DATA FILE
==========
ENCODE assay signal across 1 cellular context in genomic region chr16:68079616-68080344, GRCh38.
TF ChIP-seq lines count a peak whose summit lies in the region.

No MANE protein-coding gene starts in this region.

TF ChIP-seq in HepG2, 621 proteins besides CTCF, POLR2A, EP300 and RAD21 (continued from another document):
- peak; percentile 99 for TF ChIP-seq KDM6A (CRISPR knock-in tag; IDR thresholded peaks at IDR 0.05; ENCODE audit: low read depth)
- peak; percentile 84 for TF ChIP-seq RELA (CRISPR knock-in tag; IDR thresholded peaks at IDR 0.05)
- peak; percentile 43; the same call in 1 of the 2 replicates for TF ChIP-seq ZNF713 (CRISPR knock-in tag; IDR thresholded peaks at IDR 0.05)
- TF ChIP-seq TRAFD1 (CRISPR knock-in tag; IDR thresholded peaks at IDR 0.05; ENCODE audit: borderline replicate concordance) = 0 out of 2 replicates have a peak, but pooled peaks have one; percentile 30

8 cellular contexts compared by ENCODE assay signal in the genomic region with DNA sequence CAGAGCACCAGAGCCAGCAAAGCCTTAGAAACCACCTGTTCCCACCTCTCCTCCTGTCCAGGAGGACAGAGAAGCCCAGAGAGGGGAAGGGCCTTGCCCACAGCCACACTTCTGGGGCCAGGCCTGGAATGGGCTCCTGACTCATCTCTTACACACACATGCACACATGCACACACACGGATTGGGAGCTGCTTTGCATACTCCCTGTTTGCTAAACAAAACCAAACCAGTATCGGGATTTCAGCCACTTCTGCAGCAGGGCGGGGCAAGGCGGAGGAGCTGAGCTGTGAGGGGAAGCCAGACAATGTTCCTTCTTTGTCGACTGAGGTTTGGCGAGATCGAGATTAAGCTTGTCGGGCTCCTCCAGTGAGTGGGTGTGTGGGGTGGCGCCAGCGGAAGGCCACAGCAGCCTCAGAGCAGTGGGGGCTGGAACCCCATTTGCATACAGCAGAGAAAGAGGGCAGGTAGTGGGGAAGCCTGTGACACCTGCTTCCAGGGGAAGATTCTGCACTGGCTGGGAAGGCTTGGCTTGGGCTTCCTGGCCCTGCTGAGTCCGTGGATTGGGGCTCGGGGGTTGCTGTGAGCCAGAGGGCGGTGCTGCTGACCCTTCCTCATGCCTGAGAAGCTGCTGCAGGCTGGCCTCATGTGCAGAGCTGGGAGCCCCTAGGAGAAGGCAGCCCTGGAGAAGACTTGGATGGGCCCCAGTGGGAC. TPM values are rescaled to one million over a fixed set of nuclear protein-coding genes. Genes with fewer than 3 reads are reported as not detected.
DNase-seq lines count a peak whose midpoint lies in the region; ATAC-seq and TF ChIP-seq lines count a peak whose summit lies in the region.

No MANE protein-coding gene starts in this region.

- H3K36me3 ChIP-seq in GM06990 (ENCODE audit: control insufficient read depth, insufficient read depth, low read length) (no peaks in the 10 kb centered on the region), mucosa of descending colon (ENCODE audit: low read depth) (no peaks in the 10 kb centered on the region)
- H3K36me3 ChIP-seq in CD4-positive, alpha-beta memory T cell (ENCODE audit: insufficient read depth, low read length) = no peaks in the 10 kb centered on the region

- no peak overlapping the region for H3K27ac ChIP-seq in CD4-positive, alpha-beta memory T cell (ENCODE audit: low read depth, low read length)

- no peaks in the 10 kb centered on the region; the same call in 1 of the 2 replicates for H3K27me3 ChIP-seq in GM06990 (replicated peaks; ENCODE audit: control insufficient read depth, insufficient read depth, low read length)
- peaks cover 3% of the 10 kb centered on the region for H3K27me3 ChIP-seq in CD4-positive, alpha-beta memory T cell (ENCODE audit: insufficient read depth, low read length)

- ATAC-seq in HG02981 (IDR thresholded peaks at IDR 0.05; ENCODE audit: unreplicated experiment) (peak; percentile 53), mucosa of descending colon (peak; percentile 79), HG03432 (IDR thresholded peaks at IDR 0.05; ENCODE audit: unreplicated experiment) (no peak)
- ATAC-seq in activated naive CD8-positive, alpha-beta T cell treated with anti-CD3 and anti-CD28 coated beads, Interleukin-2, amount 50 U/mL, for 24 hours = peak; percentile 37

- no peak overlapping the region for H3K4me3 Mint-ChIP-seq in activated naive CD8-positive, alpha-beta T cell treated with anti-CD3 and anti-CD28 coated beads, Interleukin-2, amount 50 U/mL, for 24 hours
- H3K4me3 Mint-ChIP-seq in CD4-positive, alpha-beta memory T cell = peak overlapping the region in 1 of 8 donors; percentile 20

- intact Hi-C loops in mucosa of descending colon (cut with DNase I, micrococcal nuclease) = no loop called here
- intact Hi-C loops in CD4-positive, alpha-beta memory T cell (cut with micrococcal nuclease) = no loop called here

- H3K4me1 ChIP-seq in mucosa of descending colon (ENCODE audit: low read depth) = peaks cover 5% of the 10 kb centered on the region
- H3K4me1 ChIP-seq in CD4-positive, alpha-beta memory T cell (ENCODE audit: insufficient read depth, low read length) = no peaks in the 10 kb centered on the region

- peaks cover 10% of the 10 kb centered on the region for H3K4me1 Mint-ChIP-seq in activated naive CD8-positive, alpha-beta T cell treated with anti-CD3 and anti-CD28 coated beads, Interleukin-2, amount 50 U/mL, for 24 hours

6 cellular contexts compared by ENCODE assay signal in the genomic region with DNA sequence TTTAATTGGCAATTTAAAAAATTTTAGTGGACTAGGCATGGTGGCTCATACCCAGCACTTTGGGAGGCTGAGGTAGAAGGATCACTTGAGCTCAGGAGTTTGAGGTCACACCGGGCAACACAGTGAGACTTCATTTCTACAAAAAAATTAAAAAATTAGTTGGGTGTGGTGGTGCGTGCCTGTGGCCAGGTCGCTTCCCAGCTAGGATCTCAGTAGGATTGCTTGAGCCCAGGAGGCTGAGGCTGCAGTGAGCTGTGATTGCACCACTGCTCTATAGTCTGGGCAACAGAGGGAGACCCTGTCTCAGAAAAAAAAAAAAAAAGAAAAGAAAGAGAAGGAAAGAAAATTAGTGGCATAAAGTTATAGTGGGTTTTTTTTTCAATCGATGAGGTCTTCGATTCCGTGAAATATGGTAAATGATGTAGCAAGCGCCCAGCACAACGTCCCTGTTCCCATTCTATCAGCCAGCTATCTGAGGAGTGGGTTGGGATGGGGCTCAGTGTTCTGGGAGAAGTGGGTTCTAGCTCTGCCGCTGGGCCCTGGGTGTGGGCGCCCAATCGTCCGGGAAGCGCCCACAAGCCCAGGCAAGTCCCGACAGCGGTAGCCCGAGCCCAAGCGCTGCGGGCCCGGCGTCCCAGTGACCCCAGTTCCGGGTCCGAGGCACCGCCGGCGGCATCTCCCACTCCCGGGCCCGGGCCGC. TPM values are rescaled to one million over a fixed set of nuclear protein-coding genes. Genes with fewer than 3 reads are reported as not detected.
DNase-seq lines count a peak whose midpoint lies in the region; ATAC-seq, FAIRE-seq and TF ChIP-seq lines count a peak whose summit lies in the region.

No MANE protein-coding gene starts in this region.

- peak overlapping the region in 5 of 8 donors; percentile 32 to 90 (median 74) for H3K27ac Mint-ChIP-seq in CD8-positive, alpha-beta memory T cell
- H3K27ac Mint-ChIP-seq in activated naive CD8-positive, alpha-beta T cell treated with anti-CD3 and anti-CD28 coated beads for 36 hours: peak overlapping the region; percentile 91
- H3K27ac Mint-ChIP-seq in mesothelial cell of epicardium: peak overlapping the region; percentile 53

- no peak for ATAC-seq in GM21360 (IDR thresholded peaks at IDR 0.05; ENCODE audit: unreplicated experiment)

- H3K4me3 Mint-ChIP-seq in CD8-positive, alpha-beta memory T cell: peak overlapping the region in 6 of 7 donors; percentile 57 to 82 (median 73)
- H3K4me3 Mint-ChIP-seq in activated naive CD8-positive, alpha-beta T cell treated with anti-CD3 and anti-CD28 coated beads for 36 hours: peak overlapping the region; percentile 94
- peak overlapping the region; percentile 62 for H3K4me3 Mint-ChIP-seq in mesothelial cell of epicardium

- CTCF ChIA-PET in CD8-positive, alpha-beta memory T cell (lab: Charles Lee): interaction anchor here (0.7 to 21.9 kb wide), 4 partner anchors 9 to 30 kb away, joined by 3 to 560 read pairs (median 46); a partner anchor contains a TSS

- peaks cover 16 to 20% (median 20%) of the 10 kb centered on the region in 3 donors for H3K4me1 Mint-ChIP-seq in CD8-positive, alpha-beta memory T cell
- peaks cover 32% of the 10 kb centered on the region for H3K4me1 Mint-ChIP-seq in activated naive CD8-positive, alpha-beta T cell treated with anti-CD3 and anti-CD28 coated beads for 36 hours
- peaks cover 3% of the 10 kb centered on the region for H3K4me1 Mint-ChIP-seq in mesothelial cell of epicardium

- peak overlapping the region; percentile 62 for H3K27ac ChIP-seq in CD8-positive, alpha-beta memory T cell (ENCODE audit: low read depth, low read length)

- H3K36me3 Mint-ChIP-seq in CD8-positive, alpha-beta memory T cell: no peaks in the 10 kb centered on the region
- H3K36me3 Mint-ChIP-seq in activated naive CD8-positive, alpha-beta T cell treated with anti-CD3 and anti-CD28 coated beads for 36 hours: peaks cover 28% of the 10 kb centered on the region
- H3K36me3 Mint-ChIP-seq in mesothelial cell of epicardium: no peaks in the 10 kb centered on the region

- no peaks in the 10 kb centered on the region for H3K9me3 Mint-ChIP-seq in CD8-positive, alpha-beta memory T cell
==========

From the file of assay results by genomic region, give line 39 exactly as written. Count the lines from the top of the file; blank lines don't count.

- peaks cover 3% of the 10 kb centered on the region for H3K4me1 Mint-ChIP-seq in mesothelial cell of epicardium